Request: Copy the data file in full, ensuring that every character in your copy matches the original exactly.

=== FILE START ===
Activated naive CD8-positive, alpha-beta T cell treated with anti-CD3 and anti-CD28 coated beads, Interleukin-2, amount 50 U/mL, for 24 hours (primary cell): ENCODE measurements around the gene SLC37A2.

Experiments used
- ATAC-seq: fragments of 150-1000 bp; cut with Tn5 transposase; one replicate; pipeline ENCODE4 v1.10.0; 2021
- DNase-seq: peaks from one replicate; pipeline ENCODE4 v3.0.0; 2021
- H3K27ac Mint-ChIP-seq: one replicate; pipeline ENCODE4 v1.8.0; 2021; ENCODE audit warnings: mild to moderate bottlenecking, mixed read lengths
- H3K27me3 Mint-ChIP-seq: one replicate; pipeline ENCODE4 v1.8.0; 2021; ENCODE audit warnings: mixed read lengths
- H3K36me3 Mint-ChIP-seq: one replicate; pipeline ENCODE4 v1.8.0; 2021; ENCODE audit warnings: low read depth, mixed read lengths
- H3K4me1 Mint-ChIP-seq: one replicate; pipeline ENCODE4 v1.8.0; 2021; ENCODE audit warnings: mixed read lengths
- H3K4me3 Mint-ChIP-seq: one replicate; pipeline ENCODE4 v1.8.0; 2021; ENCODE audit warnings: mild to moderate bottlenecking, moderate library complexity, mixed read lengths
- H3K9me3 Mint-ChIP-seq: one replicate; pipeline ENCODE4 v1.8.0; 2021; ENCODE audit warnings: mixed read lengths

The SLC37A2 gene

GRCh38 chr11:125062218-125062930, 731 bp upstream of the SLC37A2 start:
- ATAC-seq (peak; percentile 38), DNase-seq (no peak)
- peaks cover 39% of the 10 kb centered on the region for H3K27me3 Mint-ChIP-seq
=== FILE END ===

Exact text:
Activated naive CD8-positive, alpha-beta T cell treated with anti-CD3 and anti-CD28 coated beads, Interleukin-2, amount 50 U/mL, for 24 hours (primary cell): ENCODE measurements around the gene SLC37A2.

Experiments used
- ATAC-seq: fragments of 150-1000 bp; cut with Tn5 transposase; one replicate; pipeline ENCODE4 v1.10.0; 2021
- DNase-seq: peaks from one replicate; pipeline ENCODE4 v3.0.0; 2021
- H3K27ac Mint-ChIP-seq: one replicate; pipeline ENCODE4 v1.8.0; 2021; ENCODE audit warnings: mild to moderate bottlenecking, mixed read lengths
- H3K27me3 Mint-ChIP-seq: one replicate; pipeline ENCODE4 v1.8.0; 2021; ENCODE audit warnings: mixed read lengths
- H3K36me3 Mint-ChIP-seq: one replicate; pipeline ENCODE4 v1.8.0; 2021; ENCODE audit warnings: low read depth, mixed read lengths
- H3K4me1 Mint-ChIP-seq: one replicate; pipeline ENCODE4 v1.8.0; 2021; ENCODE audit warnings: mixed read lengths
- H3K4me3 Mint-ChIP-seq: one replicate; pipeline ENCODE4 v1.8.0; 2021; ENCODE audit warnings: mild to moderate bottlenecking, moderate library complexity, mixed read lengths
- H3K9me3 Mint-ChIP-seq: one replicate; pipeline ENCODE4 v1.8.0; 2021; ENCODE audit warnings: mixed read lengths

The SLC37A2 gene

GRCh38 chr11:125062218-125062930, 731 bp upstream of the SLC37A2 start:
- ATAC-seq (peak; percentile 38), DNase-seq (no peak)
- peaks cover 39% of the 10 kb centered on the region for H3K27me3 Mint-ChIP-seq